Tradition Transformed: The Jewish Experience in America

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JHU Press, 1997 M04 18 - 294 pages
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Brings together all aspects of American Jewish history—the transformation of a people, their religion, their move into trade and commerce, their political commitments, and their contributions to education and culture.

Throughout American history, from the colonial era to the present, Jews have found America generally hospitable. Yet even in this relatively receptive country, which essentially replaced Israel as the "promised land," there have been vexing questions for Jews—questions about the costs of freedom and mobility, especially with regard to the erosion of Jewish tradition and distinctiveness.

In this one-volume history of the Jewish experience in America, Gerald Sorin argues that, from colonial times to the present, "acculturation" and not "assimilation" has best described the experience of Jewish Americans. American Jews, Sorin explains, have maintained their unique ethnic characteristics yet have become part of mainstream, middle-class American life. Sorin also shows how the large migration of Jews from Russia and Eastern Europe in the late nineteenth century made a lasting impact on how other Americans imagine, understand, and relate to Jewish Americans and their cultural contributions today.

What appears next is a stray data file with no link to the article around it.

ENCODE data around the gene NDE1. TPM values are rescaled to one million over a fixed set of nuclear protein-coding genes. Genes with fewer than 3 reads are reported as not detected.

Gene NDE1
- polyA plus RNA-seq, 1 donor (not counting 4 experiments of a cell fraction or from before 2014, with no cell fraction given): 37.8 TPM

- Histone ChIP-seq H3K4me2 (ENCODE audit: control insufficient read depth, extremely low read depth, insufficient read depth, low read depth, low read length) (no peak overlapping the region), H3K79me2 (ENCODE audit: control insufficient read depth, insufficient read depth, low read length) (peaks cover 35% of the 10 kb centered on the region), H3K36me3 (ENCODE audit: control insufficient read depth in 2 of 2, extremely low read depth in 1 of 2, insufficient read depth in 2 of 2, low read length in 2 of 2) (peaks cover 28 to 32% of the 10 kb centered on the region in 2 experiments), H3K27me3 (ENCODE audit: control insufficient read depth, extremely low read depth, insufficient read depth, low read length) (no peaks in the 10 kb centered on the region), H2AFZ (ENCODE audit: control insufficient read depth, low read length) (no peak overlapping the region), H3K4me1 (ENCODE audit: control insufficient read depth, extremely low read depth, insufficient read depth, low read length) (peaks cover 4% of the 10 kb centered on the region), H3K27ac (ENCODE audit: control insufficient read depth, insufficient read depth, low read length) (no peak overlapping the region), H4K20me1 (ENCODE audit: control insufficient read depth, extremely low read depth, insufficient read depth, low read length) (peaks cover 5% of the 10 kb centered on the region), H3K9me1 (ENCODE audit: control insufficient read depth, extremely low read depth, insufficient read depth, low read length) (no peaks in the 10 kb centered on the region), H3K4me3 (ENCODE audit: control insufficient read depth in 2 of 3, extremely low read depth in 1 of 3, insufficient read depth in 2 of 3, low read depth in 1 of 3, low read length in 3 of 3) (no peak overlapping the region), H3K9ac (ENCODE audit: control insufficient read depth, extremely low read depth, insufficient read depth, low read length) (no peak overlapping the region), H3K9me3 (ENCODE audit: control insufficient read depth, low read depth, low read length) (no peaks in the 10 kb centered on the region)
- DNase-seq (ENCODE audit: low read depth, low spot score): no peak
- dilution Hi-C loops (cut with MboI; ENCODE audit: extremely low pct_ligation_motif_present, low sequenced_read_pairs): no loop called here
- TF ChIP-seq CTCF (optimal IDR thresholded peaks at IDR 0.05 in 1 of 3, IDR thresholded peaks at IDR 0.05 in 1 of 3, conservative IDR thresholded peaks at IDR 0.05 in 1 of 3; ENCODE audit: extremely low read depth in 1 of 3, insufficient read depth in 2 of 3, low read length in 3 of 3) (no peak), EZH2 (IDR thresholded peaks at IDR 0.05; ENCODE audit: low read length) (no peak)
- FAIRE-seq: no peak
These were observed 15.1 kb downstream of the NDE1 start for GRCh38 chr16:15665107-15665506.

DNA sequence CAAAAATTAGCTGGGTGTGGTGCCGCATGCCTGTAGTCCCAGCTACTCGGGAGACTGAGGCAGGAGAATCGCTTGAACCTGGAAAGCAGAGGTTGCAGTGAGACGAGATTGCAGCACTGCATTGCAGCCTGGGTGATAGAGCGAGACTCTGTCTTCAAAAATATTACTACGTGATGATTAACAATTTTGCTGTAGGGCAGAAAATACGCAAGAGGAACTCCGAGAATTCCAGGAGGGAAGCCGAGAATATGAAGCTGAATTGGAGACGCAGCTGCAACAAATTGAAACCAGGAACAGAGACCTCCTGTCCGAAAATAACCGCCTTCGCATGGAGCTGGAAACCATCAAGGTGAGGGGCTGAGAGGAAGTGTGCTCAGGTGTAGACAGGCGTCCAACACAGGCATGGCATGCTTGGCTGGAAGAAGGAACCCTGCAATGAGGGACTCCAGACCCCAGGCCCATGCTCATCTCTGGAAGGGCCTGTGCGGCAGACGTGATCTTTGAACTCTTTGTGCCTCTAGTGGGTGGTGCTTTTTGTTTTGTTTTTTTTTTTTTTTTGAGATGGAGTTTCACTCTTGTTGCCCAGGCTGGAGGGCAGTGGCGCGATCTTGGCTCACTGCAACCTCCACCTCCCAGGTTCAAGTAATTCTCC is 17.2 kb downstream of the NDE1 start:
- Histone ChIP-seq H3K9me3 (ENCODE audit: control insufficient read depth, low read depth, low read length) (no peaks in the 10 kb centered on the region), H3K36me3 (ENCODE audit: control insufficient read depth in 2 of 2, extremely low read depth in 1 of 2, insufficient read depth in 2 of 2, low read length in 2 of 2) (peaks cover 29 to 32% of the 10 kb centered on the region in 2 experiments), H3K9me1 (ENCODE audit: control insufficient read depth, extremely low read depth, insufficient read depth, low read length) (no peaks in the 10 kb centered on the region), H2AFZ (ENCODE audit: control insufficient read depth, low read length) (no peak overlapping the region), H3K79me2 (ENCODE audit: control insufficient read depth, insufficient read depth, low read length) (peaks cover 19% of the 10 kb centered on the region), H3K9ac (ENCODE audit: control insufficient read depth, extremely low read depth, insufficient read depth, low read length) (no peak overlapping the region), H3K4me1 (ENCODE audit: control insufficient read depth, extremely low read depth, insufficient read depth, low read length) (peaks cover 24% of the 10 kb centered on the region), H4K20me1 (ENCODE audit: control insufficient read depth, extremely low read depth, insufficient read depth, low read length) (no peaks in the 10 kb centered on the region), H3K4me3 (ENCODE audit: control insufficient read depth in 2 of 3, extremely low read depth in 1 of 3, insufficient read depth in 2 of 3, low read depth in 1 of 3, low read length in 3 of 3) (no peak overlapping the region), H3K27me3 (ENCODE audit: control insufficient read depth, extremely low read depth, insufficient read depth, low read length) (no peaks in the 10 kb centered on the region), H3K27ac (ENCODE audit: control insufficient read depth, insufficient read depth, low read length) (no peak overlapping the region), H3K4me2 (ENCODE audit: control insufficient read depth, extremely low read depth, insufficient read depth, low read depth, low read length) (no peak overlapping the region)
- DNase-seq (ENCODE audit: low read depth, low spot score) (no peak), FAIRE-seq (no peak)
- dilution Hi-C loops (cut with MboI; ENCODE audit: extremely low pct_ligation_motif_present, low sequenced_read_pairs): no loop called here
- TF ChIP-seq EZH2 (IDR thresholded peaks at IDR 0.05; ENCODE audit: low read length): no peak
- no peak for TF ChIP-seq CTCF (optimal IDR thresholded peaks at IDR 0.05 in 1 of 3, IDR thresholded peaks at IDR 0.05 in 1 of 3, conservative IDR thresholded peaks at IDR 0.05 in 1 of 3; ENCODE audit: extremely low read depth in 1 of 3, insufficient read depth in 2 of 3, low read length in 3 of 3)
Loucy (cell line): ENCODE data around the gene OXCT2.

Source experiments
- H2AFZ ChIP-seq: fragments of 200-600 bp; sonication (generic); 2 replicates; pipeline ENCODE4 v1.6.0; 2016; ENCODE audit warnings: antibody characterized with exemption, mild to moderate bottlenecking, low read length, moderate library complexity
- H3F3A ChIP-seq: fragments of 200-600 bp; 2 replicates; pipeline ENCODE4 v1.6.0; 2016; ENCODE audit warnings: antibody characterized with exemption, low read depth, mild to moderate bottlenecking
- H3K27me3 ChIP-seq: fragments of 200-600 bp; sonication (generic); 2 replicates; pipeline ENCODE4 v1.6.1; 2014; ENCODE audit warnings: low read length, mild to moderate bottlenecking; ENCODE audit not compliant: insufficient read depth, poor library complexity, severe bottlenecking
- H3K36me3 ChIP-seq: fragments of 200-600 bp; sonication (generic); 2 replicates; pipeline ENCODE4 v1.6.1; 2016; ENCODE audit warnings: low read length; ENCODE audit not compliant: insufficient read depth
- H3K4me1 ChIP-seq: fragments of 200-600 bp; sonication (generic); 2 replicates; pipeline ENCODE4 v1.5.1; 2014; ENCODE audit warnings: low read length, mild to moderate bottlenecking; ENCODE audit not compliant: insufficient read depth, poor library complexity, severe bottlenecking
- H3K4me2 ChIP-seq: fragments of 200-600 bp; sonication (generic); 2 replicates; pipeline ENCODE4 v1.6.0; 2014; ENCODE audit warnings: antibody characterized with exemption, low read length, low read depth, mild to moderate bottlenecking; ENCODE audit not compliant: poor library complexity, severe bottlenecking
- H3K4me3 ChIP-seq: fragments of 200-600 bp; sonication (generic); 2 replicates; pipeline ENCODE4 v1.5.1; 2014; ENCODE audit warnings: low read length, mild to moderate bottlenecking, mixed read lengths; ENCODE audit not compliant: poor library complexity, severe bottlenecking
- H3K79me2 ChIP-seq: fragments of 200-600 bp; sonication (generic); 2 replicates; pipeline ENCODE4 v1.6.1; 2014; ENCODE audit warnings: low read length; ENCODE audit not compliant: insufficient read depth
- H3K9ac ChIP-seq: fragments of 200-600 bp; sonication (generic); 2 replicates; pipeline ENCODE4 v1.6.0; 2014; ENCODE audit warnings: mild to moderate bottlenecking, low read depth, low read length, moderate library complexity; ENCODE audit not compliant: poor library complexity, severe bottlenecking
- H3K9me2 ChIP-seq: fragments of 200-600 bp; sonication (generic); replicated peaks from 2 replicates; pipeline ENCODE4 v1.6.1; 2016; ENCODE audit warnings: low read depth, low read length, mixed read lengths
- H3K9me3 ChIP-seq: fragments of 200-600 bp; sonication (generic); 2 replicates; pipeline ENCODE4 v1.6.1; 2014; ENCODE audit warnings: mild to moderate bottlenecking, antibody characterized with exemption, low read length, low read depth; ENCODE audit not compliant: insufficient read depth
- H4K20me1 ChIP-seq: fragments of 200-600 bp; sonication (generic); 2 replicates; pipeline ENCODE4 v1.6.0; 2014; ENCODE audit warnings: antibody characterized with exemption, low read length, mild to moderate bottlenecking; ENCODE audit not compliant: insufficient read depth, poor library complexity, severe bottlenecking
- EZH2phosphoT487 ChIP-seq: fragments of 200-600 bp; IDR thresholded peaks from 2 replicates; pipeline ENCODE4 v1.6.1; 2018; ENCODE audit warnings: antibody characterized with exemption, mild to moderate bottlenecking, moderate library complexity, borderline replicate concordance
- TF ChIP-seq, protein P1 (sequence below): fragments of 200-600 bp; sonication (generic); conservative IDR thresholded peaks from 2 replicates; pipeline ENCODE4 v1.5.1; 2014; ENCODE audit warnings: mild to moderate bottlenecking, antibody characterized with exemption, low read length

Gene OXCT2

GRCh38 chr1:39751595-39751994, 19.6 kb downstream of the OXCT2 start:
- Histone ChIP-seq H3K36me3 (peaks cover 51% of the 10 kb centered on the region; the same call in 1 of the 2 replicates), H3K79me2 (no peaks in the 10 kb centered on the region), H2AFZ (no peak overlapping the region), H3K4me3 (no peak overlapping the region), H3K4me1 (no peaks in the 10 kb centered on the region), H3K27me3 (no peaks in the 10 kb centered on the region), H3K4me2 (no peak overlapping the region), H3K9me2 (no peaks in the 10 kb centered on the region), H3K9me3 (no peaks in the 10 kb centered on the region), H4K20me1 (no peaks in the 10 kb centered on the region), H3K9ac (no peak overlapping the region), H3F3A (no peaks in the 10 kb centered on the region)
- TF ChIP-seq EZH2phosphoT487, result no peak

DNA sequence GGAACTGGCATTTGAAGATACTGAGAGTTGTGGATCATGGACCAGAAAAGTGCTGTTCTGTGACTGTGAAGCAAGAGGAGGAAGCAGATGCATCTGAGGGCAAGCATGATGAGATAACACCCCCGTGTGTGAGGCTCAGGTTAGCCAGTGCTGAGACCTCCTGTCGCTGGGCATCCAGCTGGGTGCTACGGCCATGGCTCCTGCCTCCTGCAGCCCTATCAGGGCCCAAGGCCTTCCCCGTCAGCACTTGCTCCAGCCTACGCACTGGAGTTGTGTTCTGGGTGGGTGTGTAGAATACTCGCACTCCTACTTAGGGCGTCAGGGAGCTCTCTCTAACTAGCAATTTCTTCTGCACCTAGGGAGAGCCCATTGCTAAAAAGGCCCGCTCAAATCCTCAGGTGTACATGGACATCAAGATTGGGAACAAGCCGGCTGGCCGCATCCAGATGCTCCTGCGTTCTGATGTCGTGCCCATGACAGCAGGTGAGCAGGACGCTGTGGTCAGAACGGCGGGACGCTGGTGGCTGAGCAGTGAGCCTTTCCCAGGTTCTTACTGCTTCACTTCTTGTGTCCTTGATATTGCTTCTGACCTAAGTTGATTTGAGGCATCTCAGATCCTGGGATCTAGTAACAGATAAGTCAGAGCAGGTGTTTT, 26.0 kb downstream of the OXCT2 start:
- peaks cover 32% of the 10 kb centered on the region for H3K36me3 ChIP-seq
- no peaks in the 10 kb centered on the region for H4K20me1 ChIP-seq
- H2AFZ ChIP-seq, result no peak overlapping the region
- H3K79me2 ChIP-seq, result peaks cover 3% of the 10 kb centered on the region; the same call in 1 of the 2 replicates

Drawing together all aspects of American Jewish history, this concise volume deals with the transformation of a people, their religion, their move into trade and commerce, their political commitments domestically and internationally (especially after the Holocaust), and their contributions to education and culture.

 

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Contents

Chapter
1
The Threshold of Liberation 16541 820
11
Chapter 4
34
Chapter 5
53
The Urban Experience
61
Chapter 6
75
Smaller Cities and Towns
91
Chapter 7
107
Jewish Participation in American
147
Chapter 10
154
Mobility Politics and the Construction
160
Almost at Home in America 19201945
179
Chapter 12
194
Chapter 13
214
Chapter 14
234
Bibliographical Essay
255

Chapter 8
126
Chapter 9
141

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About the author (1997)

Gerald Sorin is Distinguished Teaching Professor in the Department of History at the State University of New York, New Paltz. He is the author of A Time for Building: The Third Migration, 1880-1920 (Volume 3 of The Jewish People in America), available from Johns Hopkins.

Bibliographic information